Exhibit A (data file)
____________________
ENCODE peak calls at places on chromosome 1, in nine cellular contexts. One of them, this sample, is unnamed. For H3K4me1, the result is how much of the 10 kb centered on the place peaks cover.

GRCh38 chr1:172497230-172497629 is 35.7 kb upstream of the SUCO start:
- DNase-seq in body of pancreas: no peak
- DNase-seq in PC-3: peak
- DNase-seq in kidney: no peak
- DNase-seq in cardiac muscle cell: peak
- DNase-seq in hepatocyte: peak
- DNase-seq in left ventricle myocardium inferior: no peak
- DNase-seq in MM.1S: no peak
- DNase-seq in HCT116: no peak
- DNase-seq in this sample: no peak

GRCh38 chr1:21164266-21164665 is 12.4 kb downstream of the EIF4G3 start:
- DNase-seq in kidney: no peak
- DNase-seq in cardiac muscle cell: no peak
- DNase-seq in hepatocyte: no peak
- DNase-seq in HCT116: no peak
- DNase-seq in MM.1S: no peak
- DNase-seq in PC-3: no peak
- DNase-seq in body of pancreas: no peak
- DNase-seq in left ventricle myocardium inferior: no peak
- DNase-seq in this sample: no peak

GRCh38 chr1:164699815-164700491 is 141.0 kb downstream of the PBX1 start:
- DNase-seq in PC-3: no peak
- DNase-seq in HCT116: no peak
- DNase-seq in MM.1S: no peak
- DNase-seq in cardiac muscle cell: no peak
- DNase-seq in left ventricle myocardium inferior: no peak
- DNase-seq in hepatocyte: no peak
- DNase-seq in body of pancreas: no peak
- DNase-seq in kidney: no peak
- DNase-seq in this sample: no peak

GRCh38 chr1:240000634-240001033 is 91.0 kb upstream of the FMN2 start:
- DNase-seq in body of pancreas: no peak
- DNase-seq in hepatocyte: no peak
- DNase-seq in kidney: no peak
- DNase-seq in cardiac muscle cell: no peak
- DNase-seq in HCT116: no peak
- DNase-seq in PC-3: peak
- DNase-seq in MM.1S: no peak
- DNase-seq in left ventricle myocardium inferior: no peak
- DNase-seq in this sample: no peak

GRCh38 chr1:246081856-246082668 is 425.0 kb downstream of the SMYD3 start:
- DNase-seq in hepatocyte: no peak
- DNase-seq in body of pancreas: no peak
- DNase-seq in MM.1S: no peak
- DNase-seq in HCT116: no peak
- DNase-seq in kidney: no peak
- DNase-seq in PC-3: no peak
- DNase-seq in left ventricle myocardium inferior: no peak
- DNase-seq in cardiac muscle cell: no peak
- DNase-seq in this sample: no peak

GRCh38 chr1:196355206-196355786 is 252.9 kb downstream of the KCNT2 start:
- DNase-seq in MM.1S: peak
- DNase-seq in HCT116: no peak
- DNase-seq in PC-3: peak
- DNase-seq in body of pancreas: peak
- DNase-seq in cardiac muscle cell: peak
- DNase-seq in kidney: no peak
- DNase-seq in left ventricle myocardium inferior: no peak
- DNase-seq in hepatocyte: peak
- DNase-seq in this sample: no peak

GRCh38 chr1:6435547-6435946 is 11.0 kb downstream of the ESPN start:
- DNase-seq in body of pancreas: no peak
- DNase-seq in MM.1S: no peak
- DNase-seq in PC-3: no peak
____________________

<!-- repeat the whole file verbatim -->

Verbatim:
ENCODE peak calls at places on chromosome 1, in nine cellular contexts. One of them, this sample, is unnamed. For H3K4me1, the result is how much of the 10 kb centered on the place peaks cover.

GRCh38 chr1:172497230-172497629 is 35.7 kb upstream of the SUCO start:
- DNase-seq in body of pancreas: no peak
- DNase-seq in PC-3: peak
- DNase-seq in kidney: no peak
- DNase-seq in cardiac muscle cell: peak
- DNase-seq in hepatocyte: peak
- DNase-seq in left ventricle myocardium inferior: no peak
- DNase-seq in MM.1S: no peak
- DNase-seq in HCT116: no peak
- DNase-seq in this sample: no peak

GRCh38 chr1:21164266-21164665 is 12.4 kb downstream of the EIF4G3 start:
- DNase-seq in kidney: no peak
- DNase-seq in cardiac muscle cell: no peak
- DNase-seq in hepatocyte: no peak
- DNase-seq in HCT116: no peak
- DNase-seq in MM.1S: no peak
- DNase-seq in PC-3: no peak
- DNase-seq in body of pancreas: no peak
- DNase-seq in left ventricle myocardium inferior: no peak
- DNase-seq in this sample: no peak

GRCh38 chr1:164699815-164700491 is 141.0 kb downstream of the PBX1 start:
- DNase-seq in PC-3: no peak
- DNase-seq in HCT116: no peak
- DNase-seq in MM.1S: no peak
- DNase-seq in cardiac muscle cell: no peak
- DNase-seq in left ventricle myocardium inferior: no peak
- DNase-seq in hepatocyte: no peak
- DNase-seq in body of pancreas: no peak
- DNase-seq in kidney: no peak
- DNase-seq in this sample: no peak

GRCh38 chr1:240000634-240001033 is 91.0 kb upstream of the FMN2 start:
- DNase-seq in body of pancreas: no peak
- DNase-seq in hepatocyte: no peak
- DNase-seq in kidney: no peak
- DNase-seq in cardiac muscle cell: no peak
- DNase-seq in HCT116: no peak
- DNase-seq in PC-3: peak
- DNase-seq in MM.1S: no peak
- DNase-seq in left ventricle myocardium inferior: no peak
- DNase-seq in this sample: no peak

GRCh38 chr1:246081856-246082668 is 425.0 kb downstream of the SMYD3 start:
- DNase-seq in hepatocyte: no peak
- DNase-seq in body of pancreas: no peak
- DNase-seq in MM.1S: no peak
- DNase-seq in HCT116: no peak
- DNase-seq in kidney: no peak
- DNase-seq in PC-3: no peak
- DNase-seq in left ventricle myocardium inferior: no peak
- DNase-seq in cardiac muscle cell: no peak
- DNase-seq in this sample: no peak

GRCh38 chr1:196355206-196355786 is 252.9 kb downstream of the KCNT2 start:
- DNase-seq in MM.1S: peak
- DNase-seq in HCT116: no peak
- DNase-seq in PC-3: peak
- DNase-seq in body of pancreas: peak
- DNase-seq in cardiac muscle cell: peak
- DNase-seq in kidney: no peak
- DNase-seq in left ventricle myocardium inferior: no peak
- DNase-seq in hepatocyte: peak
- DNase-seq in this sample: no peak

GRCh38 chr1:6435547-6435946 is 11.0 kb downstream of the ESPN start:
- DNase-seq in body of pancreas: no peak
- DNase-seq in MM.1S: no peak
- DNase-seq in PC-3: no peak